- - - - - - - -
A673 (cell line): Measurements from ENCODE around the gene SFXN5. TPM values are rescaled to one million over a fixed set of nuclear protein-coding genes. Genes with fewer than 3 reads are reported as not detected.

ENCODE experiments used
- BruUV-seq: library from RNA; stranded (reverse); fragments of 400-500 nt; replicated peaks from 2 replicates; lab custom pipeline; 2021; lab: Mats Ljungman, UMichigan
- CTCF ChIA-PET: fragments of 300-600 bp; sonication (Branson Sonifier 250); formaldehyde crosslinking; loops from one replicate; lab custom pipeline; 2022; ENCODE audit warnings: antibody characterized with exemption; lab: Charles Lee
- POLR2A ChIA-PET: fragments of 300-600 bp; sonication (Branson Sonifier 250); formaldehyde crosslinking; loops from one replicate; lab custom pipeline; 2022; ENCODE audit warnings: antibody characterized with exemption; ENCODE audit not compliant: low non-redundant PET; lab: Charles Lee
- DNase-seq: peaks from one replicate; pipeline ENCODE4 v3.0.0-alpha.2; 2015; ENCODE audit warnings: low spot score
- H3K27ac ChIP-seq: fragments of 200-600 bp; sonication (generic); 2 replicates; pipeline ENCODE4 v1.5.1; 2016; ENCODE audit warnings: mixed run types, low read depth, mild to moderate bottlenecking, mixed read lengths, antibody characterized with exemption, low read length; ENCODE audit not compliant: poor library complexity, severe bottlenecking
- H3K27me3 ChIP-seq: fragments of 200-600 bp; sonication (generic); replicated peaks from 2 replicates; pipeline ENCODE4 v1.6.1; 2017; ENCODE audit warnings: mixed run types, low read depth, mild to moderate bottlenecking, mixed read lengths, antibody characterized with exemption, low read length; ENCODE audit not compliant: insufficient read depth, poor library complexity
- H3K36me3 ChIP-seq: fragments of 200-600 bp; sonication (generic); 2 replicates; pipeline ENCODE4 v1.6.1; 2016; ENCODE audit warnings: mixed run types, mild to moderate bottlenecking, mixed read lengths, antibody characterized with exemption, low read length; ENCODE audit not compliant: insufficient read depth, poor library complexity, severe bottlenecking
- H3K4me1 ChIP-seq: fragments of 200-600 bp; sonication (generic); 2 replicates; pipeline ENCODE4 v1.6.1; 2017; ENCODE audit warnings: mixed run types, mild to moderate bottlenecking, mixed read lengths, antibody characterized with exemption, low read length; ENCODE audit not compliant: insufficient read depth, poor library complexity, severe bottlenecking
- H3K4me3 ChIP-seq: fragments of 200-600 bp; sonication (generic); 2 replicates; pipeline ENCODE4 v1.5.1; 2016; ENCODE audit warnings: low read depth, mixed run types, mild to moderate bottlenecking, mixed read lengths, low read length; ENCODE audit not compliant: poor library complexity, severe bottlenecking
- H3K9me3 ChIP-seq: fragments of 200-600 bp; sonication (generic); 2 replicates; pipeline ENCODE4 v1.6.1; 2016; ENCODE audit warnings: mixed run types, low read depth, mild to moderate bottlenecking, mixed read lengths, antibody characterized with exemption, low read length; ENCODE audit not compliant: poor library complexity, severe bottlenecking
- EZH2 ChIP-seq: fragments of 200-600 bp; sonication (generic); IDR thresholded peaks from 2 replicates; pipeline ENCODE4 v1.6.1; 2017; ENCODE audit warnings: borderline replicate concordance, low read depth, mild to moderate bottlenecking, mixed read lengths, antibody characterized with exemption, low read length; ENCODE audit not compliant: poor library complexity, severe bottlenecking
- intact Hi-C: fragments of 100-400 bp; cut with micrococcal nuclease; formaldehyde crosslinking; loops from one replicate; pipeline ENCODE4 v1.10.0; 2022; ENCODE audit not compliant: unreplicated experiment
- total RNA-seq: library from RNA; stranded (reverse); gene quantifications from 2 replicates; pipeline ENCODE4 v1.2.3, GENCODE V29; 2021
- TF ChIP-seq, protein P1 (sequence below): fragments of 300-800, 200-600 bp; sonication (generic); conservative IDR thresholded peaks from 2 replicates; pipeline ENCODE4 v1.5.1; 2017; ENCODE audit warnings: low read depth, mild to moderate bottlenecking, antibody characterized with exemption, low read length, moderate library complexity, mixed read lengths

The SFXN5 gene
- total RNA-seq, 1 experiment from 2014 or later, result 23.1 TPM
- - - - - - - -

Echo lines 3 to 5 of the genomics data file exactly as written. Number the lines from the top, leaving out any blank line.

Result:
- BruUV-seq: library from RNA; stranded (reverse); fragments of 400-500 nt; replicated peaks from 2 replicates; lab custom pipeline; 2021; lab: Mats Ljungman, UMichigan
- CTCF ChIA-PET: fragments of 300-600 bp; sonication (Branson Sonifier 250); formaldehyde crosslinking; loops from one replicate; lab custom pipeline; 2022; ENCODE audit warnings: antibody characterized with exemption; lab: Charles Lee
- POLR2A ChIA-PET: fragments of 300-600 bp; sonication (Branson Sonifier 250); formaldehyde crosslinking; loops from one replicate; lab custom pipeline; 2022; ENCODE audit warnings: antibody characterized with exemption; ENCODE audit not compliant: low non-redundant PET; lab: Charles Lee